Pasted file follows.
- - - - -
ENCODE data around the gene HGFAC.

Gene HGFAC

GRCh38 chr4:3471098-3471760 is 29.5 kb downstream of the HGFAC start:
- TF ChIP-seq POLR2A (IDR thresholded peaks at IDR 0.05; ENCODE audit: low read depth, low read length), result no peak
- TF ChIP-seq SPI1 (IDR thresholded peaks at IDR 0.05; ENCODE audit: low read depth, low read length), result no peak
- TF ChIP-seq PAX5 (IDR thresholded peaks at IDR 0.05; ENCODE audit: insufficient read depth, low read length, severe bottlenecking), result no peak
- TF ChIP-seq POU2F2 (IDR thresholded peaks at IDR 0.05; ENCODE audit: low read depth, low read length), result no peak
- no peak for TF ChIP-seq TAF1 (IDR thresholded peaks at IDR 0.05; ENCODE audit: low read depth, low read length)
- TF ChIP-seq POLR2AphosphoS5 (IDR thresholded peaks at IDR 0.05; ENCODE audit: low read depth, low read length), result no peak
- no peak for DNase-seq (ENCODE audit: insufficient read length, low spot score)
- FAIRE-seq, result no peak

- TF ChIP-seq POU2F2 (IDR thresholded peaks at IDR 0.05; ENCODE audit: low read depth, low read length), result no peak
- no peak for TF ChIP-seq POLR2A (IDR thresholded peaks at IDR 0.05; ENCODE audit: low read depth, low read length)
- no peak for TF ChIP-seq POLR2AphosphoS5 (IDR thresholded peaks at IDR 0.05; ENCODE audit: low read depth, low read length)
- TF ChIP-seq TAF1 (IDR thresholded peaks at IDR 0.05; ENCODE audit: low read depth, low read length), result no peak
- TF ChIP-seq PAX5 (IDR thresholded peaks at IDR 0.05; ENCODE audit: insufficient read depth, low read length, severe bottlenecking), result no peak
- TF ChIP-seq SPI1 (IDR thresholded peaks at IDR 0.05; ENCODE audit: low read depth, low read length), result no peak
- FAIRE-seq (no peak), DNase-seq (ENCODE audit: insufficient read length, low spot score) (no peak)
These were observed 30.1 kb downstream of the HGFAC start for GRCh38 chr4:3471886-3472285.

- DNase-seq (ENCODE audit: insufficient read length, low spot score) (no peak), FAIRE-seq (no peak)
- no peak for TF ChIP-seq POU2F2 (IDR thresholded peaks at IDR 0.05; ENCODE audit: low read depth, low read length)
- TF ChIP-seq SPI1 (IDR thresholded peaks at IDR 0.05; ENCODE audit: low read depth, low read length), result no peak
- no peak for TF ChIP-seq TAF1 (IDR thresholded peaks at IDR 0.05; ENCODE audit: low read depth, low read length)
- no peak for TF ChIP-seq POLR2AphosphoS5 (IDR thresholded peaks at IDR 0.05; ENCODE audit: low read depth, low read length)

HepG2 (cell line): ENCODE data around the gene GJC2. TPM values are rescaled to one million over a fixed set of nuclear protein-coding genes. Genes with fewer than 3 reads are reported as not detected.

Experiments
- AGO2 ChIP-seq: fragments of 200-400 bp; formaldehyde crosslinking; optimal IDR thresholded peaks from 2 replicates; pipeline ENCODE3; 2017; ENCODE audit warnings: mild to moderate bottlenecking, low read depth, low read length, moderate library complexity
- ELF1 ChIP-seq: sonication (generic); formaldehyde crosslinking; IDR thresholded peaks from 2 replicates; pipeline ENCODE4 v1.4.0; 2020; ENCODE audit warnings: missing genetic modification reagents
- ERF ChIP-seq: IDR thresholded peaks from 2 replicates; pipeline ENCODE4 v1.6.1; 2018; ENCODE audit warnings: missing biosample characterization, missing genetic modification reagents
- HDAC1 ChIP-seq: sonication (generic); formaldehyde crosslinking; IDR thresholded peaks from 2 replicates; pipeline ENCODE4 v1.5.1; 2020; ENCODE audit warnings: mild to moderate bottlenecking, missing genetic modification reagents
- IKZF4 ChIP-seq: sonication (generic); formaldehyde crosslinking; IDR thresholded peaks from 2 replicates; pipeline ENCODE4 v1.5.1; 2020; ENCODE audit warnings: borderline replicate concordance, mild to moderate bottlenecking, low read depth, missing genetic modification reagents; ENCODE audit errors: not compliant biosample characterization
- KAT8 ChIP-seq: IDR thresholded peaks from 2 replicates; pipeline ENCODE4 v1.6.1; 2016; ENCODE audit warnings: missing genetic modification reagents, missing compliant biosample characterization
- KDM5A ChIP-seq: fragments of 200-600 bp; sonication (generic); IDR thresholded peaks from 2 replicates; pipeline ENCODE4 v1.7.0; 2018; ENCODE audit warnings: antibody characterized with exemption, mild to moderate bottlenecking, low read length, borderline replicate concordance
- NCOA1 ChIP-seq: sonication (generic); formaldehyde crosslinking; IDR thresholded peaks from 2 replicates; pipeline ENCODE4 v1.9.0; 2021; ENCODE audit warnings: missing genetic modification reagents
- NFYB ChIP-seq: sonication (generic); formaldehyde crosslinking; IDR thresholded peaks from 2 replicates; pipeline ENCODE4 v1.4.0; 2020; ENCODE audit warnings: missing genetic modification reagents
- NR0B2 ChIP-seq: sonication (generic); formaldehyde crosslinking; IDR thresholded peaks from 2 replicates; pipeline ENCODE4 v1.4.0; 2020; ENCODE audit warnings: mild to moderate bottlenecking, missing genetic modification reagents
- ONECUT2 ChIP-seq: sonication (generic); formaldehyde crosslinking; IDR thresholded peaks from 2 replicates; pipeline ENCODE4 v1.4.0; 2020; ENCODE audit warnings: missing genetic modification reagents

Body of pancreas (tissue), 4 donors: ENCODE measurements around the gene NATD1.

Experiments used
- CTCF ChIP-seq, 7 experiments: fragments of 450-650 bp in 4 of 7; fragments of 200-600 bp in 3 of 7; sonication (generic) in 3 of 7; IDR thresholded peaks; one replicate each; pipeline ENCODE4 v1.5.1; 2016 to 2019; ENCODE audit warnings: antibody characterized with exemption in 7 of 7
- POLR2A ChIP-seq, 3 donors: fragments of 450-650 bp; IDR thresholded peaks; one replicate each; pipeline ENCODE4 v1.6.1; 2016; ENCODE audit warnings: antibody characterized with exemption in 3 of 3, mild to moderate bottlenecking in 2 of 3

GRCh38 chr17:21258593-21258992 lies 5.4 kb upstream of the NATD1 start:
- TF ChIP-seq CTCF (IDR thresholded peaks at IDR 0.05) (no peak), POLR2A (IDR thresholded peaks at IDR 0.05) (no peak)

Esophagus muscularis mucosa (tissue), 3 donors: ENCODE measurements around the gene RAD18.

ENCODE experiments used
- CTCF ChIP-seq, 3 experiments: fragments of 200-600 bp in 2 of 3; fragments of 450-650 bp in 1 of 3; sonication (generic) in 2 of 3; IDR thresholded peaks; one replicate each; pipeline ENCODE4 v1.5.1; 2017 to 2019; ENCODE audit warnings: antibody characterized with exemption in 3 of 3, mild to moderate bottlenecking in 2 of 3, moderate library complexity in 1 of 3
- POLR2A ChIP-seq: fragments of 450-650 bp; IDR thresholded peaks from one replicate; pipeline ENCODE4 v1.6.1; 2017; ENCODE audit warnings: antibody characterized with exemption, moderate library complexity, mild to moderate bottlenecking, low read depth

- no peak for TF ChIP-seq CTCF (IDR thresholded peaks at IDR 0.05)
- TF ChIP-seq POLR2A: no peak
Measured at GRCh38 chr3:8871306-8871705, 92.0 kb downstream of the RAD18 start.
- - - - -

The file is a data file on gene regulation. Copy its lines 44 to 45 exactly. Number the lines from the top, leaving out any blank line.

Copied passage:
Esophagus muscularis mucosa (tissue), 3 donors: ENCODE measurements around the gene RAD18.

ENCODE experiments used